I wondered how this could happen, as until this point between the north tip of the island (Taihi Point) and Puhia Point the road had been well sealed. But nothing to wonder about, it just happened.
For the only time during our cruise I was happy that John had his mobile phone, as I had left mine at home, and that it was even ready for use, not just for reading satellite locations on the ship. And I had the AVIS number in my purse. So I could call them – even twice, as after the first call nothing happened, as the mechanic did not search the whole stretch of road I had given as the most probable northern- and southern-most points, or he had not been told.
So we looked for some shade, and found it next to a high hibiscus hedge. And there we waited.
The tourist office is opposite the wharf in Vaitape, at the Centre Artisanal de Bora Bora.
We got our info brochures and maps at the car rental company (Avis) where we hired our bicycles. But get your stuff at the Visitor Centre, they have a lot more and better brochures.
Open Mon – Fri 7.30am – 4pm
Phone 67 76 36
I thought the service of the Bora Bora Activity Desk I had contacted well beforehand was excellent.
The following website is very, very good to find out more about Bora Bora (and some other French Polynesian islands), including transport, accommodation, restaurants, activities, etc.:
Unfortunately most travel guides are updating contact details very slowly. So you find a lot of phone and fax numbers but very few internet links, websites and email addresses – which makes the planning process very slow. On the Bora Bora website you find plenty of links, and as said, the Activity Desk was very helpful and answered fast.
Everything is expensive in French Polynesia, and they say, even more expensive on Bora Bora. We did not have the impression that the name adds another 10 to 20 per cent to everything. We were even pleasantly surprised that we had to pay 400 CFP (3.30 Euro) only for a can of Hinano beer in a pub in Vaitape ;-)
At a roulotte – a snack bar – at Matira Point we paid 300 CFP (2.50 Euro) for a can of pineapple juice. This was the price of all soft drinks – and they had no Diet Coke.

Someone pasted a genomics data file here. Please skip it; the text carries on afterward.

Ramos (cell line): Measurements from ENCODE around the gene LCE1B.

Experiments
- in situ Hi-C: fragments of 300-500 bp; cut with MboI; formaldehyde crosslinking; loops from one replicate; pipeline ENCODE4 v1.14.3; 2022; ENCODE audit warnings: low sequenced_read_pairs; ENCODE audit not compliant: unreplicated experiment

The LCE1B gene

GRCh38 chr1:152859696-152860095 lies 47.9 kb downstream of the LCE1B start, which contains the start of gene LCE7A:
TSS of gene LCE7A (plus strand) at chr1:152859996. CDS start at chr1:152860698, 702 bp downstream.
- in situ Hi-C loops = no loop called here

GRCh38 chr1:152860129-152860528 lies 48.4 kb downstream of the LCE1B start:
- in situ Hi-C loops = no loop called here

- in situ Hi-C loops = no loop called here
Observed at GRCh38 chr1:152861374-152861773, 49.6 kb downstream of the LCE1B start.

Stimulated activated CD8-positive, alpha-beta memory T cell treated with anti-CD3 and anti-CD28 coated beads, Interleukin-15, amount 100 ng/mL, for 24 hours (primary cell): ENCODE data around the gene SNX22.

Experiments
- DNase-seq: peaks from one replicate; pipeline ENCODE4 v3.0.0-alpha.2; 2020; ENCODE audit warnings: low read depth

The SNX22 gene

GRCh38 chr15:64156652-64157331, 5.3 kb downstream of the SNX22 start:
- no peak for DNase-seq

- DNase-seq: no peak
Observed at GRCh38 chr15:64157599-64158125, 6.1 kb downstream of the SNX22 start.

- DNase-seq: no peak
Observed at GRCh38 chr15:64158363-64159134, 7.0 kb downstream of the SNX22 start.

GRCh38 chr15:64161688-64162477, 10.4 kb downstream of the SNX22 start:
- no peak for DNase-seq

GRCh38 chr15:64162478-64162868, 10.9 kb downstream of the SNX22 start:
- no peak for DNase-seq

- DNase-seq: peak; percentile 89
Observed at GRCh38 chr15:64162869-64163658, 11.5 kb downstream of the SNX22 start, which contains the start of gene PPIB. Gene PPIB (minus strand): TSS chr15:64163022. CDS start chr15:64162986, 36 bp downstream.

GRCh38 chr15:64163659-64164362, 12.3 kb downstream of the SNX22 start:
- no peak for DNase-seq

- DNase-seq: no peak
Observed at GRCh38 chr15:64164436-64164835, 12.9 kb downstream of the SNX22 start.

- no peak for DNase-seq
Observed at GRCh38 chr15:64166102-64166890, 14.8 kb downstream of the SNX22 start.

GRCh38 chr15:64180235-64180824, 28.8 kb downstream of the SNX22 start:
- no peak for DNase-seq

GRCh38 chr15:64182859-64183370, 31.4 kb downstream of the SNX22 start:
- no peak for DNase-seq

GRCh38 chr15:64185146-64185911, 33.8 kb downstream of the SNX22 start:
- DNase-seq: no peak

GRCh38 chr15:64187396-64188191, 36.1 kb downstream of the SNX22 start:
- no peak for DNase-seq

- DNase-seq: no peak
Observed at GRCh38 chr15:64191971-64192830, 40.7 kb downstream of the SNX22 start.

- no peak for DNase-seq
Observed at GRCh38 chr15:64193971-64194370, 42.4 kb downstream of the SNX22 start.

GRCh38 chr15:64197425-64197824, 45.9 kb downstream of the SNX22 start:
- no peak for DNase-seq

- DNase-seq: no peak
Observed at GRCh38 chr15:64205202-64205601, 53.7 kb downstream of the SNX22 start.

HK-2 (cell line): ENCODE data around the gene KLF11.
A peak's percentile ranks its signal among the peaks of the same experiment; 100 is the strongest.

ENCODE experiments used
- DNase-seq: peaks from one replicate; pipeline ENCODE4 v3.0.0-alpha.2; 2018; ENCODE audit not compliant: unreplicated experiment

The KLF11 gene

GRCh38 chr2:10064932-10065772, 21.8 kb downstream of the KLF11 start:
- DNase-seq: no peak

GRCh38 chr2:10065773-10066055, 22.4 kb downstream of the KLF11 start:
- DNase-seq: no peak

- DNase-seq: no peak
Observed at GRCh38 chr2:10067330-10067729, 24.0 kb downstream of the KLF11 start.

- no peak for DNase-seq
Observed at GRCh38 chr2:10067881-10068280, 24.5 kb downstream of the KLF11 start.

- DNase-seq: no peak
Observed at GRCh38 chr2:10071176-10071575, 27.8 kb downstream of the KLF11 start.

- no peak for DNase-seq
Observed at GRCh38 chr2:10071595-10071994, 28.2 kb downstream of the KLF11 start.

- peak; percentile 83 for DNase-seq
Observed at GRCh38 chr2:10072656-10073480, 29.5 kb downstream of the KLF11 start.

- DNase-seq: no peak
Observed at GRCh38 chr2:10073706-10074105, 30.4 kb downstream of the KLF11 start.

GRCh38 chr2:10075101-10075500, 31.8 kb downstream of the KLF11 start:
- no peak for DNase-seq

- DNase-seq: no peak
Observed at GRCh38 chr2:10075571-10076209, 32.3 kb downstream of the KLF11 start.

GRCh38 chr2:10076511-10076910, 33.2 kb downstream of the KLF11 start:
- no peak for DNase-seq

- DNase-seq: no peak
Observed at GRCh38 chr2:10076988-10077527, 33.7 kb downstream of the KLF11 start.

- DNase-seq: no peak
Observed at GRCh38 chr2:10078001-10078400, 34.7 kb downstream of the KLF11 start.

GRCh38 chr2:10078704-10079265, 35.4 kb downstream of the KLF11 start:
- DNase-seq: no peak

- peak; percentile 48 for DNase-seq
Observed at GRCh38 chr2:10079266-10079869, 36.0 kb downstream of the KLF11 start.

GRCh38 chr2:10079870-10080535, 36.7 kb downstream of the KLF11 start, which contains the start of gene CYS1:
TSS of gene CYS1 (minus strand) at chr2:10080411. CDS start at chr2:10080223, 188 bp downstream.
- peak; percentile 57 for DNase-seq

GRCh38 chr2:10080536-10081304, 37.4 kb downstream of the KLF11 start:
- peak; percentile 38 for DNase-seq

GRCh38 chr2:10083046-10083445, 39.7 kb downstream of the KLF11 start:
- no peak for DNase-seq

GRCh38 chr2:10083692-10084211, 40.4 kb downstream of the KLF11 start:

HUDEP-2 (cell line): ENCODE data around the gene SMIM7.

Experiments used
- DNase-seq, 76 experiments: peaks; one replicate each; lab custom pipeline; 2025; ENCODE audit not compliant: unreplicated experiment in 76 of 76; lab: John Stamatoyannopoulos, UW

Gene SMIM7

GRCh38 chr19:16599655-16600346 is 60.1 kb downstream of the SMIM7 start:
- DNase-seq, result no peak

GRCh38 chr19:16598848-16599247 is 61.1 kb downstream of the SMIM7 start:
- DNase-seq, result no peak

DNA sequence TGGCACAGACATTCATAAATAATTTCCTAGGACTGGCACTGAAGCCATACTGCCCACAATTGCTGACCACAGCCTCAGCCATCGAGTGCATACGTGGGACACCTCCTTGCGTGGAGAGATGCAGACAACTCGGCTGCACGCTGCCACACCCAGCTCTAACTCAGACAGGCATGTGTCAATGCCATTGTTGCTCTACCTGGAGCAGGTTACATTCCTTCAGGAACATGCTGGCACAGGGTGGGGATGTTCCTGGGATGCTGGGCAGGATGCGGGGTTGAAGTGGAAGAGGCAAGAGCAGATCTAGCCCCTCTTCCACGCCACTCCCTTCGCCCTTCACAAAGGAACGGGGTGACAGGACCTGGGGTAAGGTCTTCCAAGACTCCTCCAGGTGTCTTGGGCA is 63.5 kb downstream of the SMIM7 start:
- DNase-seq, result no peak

As Bora Bora was our last port of call in French Polynesia we spent our last CFP’s there. We had 2700 (23 Euro) left. For this we got a tin box of coconut tea, a small pack of espresso coffee, and a tiny box of macadamia chocolates, and with “tiny” I mean that it did not contain more than four chocolates.
You got no biscuits or chocolate boxes under 1000 CFP (8.33 Euro). It was about the same in Papeete.
Before the arrival of the Europeans Bora Bora was known as Vavau and also as Mai Te Pora which means: “risen from darkness”, also: “created by gods”. And in a third source I read it means: “first born”.
Legend says it was the first land to rise from the water. (Which BTW we know is not true…) From Mai Te Pora the name changed into Pora and Popora, finally Pora Pora, then Bora Bora.
The first inhabitants arrived around the 9th century. Internal wars about the island raged for centuries. Three major tribes were involved in those battles, the Nunue, Faanui, and Anau – names you will now recognise as the names of settlements. Puni, the King of Faanui, rose as the winner of the fights and brought peace to the island just before the Europeans arrived.
Bora Bora had its own sovereign until it was annexed by France in 1888. The last queen was Terii-Maevarua II. She was the granddaughter of Queen Pomare IV of Tahiti (the second-last sovereign of the Pomare dynasty), and died in Tahiti in 1932.